Last Wednesday was the first day of Eid al-Fitr, the Muslim festival that marks the end of the “fasting month” of Ramadan.
Ramadan regarded as one of the most important month of the year in the Muslims calendar as Muslims around the world abstain from eating or drinking during the day for more or less 30 days, alongside practicing other good deeds (note: some Muslims regards Eid-al-adha as the most important).
The month then concludes with usually a three-day celebration known as Eid al-Fitr.
After a month of giving up earthly pleasures, focusing on prayer and read the Quran, Eid al-Fitr becomes one of the most anticipated moment by many Muslims around the world to conclude the month-long Ramadan fast period with forgiveness, charity, and making amends.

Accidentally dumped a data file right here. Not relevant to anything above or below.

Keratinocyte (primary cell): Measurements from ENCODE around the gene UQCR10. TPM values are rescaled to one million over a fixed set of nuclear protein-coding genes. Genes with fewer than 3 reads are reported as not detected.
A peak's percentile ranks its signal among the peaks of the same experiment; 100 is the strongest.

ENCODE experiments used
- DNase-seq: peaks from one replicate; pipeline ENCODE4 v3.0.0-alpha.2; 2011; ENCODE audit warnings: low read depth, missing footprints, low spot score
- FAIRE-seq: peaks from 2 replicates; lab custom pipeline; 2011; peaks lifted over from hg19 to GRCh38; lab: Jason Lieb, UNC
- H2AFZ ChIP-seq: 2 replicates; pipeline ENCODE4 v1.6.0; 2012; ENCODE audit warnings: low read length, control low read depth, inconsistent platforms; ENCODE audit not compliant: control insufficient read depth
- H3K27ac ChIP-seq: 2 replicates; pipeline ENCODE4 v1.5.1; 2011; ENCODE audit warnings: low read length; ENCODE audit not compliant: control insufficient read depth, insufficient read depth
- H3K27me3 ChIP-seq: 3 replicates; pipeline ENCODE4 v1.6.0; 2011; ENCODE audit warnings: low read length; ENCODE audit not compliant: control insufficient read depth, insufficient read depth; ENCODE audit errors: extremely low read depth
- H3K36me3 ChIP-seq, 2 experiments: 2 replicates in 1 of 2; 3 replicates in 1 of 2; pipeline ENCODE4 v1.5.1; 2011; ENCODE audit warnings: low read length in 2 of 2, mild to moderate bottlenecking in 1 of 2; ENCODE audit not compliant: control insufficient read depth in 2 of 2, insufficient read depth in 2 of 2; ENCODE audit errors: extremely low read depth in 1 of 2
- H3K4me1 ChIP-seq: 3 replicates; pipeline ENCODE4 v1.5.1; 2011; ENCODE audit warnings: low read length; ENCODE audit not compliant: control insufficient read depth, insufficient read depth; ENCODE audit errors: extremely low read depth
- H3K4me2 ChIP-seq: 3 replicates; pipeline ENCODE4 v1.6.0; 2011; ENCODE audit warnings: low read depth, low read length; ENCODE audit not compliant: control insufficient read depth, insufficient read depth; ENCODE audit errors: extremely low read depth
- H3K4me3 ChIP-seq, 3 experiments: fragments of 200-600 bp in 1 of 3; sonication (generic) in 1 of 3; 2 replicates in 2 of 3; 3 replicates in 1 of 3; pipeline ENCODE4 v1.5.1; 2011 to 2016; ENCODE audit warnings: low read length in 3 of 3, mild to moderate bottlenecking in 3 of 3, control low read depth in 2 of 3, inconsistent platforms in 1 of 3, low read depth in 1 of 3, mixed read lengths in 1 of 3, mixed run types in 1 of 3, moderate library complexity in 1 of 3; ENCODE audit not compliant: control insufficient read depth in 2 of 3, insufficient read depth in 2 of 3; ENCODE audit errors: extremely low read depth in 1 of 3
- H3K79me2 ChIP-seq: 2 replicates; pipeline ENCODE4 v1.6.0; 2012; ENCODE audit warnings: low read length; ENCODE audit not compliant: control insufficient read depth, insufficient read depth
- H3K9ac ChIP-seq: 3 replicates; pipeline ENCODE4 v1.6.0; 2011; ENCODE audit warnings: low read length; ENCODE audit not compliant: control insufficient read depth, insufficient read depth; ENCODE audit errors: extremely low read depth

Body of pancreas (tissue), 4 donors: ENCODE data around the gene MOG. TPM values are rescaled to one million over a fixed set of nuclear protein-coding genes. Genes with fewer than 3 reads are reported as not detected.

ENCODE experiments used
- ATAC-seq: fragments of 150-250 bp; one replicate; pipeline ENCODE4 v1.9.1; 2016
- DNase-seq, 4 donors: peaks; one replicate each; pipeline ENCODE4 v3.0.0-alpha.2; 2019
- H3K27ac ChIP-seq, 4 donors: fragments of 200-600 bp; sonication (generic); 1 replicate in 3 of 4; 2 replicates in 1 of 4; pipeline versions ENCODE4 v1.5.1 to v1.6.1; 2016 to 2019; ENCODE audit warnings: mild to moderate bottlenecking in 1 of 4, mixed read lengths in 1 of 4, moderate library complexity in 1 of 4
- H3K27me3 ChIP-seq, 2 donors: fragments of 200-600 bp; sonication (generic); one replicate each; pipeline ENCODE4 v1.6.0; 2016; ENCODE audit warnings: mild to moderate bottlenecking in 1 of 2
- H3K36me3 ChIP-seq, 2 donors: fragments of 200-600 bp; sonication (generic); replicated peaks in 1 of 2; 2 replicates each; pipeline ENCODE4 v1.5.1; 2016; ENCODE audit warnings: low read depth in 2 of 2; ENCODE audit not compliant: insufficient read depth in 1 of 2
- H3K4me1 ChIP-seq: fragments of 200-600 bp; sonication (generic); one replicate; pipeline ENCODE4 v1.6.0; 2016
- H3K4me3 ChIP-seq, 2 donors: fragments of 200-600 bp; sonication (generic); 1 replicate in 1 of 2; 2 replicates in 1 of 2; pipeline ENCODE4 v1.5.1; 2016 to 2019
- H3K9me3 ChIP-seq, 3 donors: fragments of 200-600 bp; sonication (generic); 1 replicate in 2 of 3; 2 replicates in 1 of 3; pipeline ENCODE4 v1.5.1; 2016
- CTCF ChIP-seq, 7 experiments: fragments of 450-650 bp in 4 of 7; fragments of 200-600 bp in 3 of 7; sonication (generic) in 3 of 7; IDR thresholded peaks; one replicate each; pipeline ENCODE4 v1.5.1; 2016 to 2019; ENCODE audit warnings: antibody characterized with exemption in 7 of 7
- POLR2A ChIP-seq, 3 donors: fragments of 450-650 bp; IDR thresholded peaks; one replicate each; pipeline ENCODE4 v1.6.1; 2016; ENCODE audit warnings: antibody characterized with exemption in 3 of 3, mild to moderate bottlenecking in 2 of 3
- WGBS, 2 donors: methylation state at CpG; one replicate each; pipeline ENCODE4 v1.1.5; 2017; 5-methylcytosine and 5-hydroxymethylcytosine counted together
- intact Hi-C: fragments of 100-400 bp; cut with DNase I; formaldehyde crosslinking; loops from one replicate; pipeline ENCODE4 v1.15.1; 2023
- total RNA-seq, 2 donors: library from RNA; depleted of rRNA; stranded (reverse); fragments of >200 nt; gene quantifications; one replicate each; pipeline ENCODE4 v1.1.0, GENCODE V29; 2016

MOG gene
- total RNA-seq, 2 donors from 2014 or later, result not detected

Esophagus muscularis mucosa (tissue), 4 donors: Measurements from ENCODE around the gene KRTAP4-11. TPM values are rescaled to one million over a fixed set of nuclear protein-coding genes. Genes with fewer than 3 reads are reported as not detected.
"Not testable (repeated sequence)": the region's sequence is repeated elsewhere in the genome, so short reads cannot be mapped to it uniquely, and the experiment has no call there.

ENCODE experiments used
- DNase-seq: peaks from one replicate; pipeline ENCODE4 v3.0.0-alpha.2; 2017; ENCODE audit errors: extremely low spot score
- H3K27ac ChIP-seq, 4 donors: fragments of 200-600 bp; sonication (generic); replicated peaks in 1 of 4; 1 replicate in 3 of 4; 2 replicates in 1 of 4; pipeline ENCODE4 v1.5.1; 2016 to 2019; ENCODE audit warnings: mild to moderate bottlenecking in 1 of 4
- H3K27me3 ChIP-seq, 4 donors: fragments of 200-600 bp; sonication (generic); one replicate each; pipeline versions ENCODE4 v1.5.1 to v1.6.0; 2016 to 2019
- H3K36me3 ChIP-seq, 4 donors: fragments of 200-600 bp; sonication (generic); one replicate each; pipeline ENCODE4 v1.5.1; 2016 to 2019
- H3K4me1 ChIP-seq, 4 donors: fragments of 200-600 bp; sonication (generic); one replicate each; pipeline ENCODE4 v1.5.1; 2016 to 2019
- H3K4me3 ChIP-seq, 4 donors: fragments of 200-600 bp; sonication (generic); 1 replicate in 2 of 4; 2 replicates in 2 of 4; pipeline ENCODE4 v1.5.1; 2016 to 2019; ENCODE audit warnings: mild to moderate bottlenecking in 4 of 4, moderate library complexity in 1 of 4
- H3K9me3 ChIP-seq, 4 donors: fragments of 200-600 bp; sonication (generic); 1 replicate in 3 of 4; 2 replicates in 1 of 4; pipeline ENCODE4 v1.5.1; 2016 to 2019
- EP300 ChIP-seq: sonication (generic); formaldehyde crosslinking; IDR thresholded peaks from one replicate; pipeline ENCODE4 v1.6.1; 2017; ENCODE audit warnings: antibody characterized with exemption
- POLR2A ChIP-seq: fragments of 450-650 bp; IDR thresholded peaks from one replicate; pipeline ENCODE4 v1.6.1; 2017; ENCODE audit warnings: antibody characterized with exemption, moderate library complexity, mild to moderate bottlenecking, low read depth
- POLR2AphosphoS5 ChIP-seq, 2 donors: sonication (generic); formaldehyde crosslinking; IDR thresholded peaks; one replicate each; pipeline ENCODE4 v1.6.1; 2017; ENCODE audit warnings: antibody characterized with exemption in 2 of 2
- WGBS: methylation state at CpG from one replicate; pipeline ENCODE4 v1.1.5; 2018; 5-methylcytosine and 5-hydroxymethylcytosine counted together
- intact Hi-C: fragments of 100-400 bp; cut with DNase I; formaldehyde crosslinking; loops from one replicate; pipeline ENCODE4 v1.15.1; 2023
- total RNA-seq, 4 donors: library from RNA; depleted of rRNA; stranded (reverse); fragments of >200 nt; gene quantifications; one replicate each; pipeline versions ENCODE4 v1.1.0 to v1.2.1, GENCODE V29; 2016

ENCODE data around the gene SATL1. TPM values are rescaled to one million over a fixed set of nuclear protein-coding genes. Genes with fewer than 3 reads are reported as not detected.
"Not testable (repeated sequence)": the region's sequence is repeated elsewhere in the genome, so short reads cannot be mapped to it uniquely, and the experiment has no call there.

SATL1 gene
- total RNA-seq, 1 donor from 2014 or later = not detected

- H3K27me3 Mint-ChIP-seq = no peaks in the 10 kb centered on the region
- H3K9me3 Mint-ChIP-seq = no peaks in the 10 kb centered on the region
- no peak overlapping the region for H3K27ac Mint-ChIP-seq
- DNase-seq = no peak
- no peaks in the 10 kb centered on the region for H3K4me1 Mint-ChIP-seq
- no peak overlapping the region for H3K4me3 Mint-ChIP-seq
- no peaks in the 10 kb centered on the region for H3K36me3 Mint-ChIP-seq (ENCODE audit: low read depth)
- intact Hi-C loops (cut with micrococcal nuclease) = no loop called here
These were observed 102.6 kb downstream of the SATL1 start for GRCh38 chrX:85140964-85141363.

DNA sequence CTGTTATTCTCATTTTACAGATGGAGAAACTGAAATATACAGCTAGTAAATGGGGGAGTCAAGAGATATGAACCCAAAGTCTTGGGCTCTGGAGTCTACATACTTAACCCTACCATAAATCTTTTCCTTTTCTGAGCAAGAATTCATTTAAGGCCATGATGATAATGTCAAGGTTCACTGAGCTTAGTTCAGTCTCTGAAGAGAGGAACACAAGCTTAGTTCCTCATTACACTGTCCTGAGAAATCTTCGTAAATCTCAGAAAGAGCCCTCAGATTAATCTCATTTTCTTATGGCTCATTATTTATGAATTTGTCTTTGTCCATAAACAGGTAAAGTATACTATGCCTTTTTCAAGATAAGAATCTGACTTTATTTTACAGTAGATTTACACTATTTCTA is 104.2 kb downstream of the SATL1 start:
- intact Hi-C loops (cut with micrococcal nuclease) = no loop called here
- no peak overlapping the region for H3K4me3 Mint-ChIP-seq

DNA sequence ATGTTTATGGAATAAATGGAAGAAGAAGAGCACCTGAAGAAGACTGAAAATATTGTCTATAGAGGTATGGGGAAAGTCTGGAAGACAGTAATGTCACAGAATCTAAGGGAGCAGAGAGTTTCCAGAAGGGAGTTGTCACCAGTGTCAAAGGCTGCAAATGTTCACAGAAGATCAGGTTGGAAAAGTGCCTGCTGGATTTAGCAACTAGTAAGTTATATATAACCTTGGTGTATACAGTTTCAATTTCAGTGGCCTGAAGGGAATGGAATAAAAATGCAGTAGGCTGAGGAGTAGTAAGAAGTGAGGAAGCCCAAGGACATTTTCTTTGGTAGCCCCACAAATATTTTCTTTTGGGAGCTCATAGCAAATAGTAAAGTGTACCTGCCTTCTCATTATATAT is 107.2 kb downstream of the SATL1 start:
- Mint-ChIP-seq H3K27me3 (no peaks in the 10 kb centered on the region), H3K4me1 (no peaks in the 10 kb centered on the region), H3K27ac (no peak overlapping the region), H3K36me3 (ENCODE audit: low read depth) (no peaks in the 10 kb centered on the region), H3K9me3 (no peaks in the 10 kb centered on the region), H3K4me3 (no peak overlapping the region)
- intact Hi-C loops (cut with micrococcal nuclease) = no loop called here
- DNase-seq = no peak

To many Muslims, Eid al-Fitr is an important show of gratitude to Allah for the help and strength He gave them throughout the previous fasting month to help them practice self-control.
In Brisbane, this year Eid al-Fitr prayer were held in several locations including Indonesian Muslim Centre of Queensland (IMCQ) and University of Queensland. Hundreds of Brisbane Muslims were spotted filling those spaces as they begun celebrating Eid al-Fitr, gathering and praying with their loved ones, and also other Muslim brothers and sisters.
Photos of Eid al-Fitr celebrations at Indonesian Muslim Centre of Queensland (IMCQ)
Photos of Eid al-Fitr celebrations at University of Queensland